Standing on a metal platform labeled "Does not exist" in the middle of an inflatable bouncy house designed for space, I had one question: where's the bathroom? The mockup of Bigelow Aerospace's flagship space habitat module, the B330, was packed with features, but I wanted to know more about how future astronaut visitors to this proposed space station would deal with the grosser parts of being human.
Bigelow officials were very pleased to point out that the B330 has not one, but two toilets. "The fact that there is two is very unusual because usually there's only one," Colm Kelleher, the deputy program manager for the B330's life support systems, said. "And there have been problems when the toilet breaks down." Each of these new, state-of-the-art toilets consisted of a bucket housed inside a square tent equipped with its own suction hose, along with gloves and a mysterious bag labeled "waste." Similar tents were designated for "showering" or at least scrubbing down with cloths and sanitized napkins. Various sleeping bags adorned the walls where people are meant to catch some shut-eye while strapped into their quarters. Each one sported a tiny alien logo as a nod to billionaire CEO Robert Bigelow's fascination with the search for UFOs.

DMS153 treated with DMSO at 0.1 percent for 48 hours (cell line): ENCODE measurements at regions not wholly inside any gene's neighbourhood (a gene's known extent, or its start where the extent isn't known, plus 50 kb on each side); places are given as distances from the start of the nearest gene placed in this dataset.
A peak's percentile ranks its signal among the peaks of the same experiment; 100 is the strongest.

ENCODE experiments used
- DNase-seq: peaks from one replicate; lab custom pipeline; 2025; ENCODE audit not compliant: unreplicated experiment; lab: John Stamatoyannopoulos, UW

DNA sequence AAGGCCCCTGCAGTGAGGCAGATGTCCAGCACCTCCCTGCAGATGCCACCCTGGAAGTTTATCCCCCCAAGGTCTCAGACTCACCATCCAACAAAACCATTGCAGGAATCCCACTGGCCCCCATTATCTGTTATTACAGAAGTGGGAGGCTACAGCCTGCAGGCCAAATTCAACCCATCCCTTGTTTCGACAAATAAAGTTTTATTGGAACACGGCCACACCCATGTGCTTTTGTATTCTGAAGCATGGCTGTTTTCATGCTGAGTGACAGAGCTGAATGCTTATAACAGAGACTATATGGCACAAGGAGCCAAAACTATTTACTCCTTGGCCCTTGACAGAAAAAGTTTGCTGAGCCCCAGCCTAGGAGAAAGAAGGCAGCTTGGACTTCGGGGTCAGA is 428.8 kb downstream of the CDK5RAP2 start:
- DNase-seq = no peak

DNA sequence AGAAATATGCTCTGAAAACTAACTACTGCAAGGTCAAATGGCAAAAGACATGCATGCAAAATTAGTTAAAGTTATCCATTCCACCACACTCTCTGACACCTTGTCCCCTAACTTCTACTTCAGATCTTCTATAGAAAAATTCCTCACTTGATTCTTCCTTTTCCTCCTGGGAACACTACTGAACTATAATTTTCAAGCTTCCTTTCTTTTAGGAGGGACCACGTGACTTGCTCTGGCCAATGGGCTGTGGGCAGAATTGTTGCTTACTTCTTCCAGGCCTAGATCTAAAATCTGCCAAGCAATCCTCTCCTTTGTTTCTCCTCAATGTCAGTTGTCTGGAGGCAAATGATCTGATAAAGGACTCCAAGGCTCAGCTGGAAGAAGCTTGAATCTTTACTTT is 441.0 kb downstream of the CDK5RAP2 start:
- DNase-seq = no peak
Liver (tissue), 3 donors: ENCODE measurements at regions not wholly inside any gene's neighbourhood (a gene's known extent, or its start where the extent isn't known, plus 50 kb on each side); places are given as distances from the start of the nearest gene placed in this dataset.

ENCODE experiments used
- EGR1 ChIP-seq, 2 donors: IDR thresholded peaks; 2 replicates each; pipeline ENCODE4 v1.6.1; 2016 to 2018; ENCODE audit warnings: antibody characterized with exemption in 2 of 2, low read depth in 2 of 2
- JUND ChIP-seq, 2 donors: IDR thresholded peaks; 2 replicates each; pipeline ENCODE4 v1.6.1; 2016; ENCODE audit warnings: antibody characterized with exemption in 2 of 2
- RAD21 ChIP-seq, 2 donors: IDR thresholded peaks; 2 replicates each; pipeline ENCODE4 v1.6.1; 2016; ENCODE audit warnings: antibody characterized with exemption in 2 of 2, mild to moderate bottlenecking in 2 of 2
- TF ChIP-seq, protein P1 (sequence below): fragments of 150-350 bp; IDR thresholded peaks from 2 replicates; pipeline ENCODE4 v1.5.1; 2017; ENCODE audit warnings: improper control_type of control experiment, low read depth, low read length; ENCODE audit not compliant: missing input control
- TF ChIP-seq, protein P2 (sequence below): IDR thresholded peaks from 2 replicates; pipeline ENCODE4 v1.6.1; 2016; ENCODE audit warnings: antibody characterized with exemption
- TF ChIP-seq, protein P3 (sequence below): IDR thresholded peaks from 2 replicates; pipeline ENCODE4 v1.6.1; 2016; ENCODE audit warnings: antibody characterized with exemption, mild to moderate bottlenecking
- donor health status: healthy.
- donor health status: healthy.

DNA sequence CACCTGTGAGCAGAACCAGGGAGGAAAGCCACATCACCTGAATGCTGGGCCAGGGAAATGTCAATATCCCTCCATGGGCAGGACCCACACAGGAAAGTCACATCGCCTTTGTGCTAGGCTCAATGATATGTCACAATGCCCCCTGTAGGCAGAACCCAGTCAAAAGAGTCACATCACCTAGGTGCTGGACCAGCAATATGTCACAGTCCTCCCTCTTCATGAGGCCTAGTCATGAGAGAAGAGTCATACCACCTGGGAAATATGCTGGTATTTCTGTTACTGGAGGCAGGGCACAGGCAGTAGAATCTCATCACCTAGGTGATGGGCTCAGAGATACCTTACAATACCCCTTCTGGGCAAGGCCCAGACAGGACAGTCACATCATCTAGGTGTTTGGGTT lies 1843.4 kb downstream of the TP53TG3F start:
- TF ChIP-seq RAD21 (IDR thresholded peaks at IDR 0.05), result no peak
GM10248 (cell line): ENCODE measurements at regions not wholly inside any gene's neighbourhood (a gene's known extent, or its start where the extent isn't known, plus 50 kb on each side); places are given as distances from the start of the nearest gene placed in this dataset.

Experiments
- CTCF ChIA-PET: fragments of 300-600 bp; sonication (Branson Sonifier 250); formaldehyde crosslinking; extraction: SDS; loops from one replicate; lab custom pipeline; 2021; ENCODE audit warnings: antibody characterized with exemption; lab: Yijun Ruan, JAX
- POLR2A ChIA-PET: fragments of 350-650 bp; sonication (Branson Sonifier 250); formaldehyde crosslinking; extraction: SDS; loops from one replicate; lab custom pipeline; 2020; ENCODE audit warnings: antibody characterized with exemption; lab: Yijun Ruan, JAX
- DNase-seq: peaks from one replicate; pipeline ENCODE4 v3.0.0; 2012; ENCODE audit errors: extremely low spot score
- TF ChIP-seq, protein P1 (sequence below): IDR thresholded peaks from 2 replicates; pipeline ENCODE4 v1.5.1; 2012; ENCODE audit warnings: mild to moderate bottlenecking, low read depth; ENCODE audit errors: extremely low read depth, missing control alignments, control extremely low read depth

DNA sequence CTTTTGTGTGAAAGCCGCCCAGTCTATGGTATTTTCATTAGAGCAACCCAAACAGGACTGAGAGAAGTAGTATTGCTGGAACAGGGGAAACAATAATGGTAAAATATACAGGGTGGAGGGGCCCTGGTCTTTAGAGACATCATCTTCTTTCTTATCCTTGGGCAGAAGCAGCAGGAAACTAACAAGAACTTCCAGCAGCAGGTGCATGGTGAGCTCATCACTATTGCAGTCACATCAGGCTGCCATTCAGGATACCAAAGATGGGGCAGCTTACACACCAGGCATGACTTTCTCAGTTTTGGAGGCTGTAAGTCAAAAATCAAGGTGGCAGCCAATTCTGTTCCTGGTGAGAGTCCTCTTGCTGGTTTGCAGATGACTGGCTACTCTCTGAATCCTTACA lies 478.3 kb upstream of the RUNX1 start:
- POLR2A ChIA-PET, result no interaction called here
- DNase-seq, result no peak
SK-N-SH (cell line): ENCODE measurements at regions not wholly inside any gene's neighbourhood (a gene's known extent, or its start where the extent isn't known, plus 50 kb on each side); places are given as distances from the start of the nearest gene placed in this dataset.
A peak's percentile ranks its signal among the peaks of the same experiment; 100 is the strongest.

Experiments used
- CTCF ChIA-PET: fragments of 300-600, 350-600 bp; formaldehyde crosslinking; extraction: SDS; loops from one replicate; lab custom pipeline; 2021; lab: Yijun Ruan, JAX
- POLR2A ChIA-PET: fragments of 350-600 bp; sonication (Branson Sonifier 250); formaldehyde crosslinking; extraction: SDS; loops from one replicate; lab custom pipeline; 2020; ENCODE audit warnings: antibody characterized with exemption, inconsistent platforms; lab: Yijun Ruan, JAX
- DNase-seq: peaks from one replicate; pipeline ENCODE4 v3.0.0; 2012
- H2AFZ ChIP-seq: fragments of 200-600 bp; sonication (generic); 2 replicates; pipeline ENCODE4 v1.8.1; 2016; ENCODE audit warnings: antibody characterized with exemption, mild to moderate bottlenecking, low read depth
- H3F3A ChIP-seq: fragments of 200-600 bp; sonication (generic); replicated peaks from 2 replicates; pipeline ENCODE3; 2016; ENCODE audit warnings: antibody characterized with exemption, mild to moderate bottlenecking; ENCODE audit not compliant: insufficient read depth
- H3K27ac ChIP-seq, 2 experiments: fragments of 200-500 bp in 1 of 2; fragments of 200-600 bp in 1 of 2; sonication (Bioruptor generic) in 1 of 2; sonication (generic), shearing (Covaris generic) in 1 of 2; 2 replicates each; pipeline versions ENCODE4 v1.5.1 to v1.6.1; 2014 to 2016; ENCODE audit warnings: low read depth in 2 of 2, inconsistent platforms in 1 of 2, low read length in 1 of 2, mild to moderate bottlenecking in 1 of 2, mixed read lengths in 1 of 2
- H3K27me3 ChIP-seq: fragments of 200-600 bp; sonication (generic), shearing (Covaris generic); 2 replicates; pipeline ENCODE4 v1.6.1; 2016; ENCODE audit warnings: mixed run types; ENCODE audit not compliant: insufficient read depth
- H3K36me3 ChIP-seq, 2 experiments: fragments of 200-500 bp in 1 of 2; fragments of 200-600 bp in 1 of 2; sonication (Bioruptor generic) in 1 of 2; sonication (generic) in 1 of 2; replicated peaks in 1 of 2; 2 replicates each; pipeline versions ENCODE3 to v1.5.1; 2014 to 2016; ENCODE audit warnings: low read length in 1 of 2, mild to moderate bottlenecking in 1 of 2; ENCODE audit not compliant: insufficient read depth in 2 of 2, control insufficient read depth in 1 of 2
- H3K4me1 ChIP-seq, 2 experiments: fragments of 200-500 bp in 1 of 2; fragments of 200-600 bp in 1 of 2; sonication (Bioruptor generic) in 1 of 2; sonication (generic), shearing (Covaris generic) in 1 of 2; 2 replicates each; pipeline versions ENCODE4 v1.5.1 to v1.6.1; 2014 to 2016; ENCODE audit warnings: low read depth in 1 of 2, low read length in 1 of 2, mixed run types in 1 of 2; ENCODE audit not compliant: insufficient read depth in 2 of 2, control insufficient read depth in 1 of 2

The entire model was situated in one of the company's cavernous buildings in Las Vegas where Bigelow was busy pitching his expandable habitat to reporters like me. Earlier, flanked by the giant inflatable space habitat, Bigelow told reporters that he supported NASA's plan for a lunar space station. And if the massive prototype to his left wasn't a huge clue about his ambitions, he also wanted us to know that his company, Bigelow Aerospace, is eager to help build it.